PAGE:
Kentucky Gov. Matt Bevin said he will call state lawmakers into a special session at 8 a.m. Friday to consider a bill that would provide regional universities and quasi-governmental agencies relief from rising pension costs that threaten to bankrupt some health departments and community mental health centers.
The session is expected to last six days, ending Wednesday, July 24. It takes at least five days to get a bill through the state House and Senate, and the legislature cannot meet on Sundays. The cost to taxpayers will be about $65,000 a day for six days. Lawmakers get paid on weekends even if they do not meet.
Bevin first proposed a bill in April to address the problem after he vetoed a measure lawmakers approved earlier this year to deal with the crisis.
Bevin’s legislative director, Bryan Sunderland, said in June there are enough votes to pass the proposed bill in the Republican-led legislature, but finding a time when all the lawmakers willing to vote for the bill can come to Frankfort has been difficult.
“This bill has been thoroughly vetted and improved with input from legislators,” Bevin said Monday. “It is the only fiscally responsible plan that provides our regional universities and quasi-governmental agencies with a path to a sustainable future.”
Pension costs for regional universities and quasi-governmental agencies, such as county health departments, rape crisis centers and libraries, increased dramatically on July 1 and those bills will become delinquent on Aug. 10 if the legislature doesn’t take action.
Bevin’s proposal extends a freeze on pension costs for another year for universities and quasi-public agencies, holding them at 49 percent of their payroll instead of 87 percent, which is what the rest of state government pays. After that, the public employers must choose: Stay with Kentucky Retirement Systems at full cost or exit the state’s pension system, either by making one lump sum payment to clear their liabilities or setting up a 30-year payment plan that gradually increases each year.
Democrats in Frankfort oppose the plan and have presented two bills of their own, which Bevin dismissed last Friday, saying they made too many assumptions and were immoral.
Three House Democratic leaders — Floor Leader Rocky Adkins of Sandy Hook, Caucus Chairman Derrick Graham of Frankfort and Whip Joni Jenkins of Louisville — said Monday in response to Bevin’s announcement that House Democrats have put forward “a reasonable and financially sound pension proposal” and “we look forward to presenting our ideas when the special session begins.”
They added: “It would be immoral to pass a bill that does anything less.”
House Speaker David Osborne, R-Prospect, said House Republicans have devoted more than two months studying details of Bevin’s proposal and gathering feedback from interested parties.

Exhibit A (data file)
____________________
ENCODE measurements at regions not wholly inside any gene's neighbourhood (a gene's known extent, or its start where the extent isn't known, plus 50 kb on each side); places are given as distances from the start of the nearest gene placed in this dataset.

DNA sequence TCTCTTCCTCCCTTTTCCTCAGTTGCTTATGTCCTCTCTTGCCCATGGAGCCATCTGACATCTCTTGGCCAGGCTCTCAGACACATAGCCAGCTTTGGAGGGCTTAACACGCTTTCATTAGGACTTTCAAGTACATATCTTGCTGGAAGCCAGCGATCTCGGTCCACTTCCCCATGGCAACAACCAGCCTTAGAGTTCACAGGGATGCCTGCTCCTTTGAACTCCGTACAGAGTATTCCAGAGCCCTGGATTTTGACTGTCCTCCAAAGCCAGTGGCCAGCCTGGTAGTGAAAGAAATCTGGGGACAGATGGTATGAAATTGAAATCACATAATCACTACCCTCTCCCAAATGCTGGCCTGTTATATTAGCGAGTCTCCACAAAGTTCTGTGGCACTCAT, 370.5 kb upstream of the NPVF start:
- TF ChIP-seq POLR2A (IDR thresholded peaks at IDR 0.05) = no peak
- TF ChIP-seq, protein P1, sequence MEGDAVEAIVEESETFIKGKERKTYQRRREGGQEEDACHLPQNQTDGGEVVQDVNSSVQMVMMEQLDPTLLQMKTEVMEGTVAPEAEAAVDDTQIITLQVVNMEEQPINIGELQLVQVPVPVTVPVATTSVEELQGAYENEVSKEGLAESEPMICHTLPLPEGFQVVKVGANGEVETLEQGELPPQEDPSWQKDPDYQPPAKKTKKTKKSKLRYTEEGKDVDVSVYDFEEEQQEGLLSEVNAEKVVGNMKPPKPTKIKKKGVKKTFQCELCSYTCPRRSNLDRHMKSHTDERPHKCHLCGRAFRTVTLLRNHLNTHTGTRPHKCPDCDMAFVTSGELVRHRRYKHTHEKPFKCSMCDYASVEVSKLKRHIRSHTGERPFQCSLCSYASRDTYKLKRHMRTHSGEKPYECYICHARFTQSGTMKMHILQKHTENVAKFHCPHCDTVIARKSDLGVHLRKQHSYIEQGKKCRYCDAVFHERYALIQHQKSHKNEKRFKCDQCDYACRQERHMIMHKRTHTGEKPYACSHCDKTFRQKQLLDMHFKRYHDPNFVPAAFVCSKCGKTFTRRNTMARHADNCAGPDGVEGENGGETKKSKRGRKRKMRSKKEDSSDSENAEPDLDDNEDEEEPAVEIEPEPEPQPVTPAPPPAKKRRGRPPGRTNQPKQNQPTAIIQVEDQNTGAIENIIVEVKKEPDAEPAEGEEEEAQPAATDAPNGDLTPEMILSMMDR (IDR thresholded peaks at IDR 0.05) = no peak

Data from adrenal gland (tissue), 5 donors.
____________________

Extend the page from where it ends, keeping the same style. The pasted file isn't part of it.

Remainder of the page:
“We are ready to act on this bill in order to provide relief to quasi-govenmental agencies, regional universities, their employees and the Kentuckians they serve,” Osborne said. “We remain committed to working towards the ultimate closure of this issue during the special session and into future sessions.”
Jim Carroll, president of Kentucky Government Retirees, an advocacy group representing more than 15,000 state retirees and active employees, said Monday his group favors the House Democratic plan that, unlike Bevin’s plan, “does not incentivize employers to leave the system and force dedicated public employees to lose guaranteed future pension benefits.”
Carroll said his group takes no position on how many votes are needed in each chamber to pass a bill in a special session in an odd-numbered year.
Republicans say a simple majority, such as 51 in the 100-member House, is needed, but Democrats claim a super majority, or 60 out of 100 House members, is necessary. Democrats have said a lawsuit may be filed against the legislation if it does not win a super majority in each chamber.
Brian O’Neill, spokesman for Kentucky Public Pension Coalition, which represents current and retired state employees, said Bevin’s proposed legislation is “illegal and irresponsible.”
“It pushes employees to illegally break their inviolable contract with current employees and irresponsibly incentivizes a defined-contribution choice for newly hired quasi-government employees, which will only harm the overall funding of the Kentucky Retirement Systems,” O’Neill said.
This will be the second special legislative session Bevin has called. He assembled lawmakers a week before Christmas last year to consider pension reform but lawmakers adjourned on the second day because they lacked the votes needed to pass a bill. Only the governor can call a special session and set its agenda but lawmakers determine how long it will last.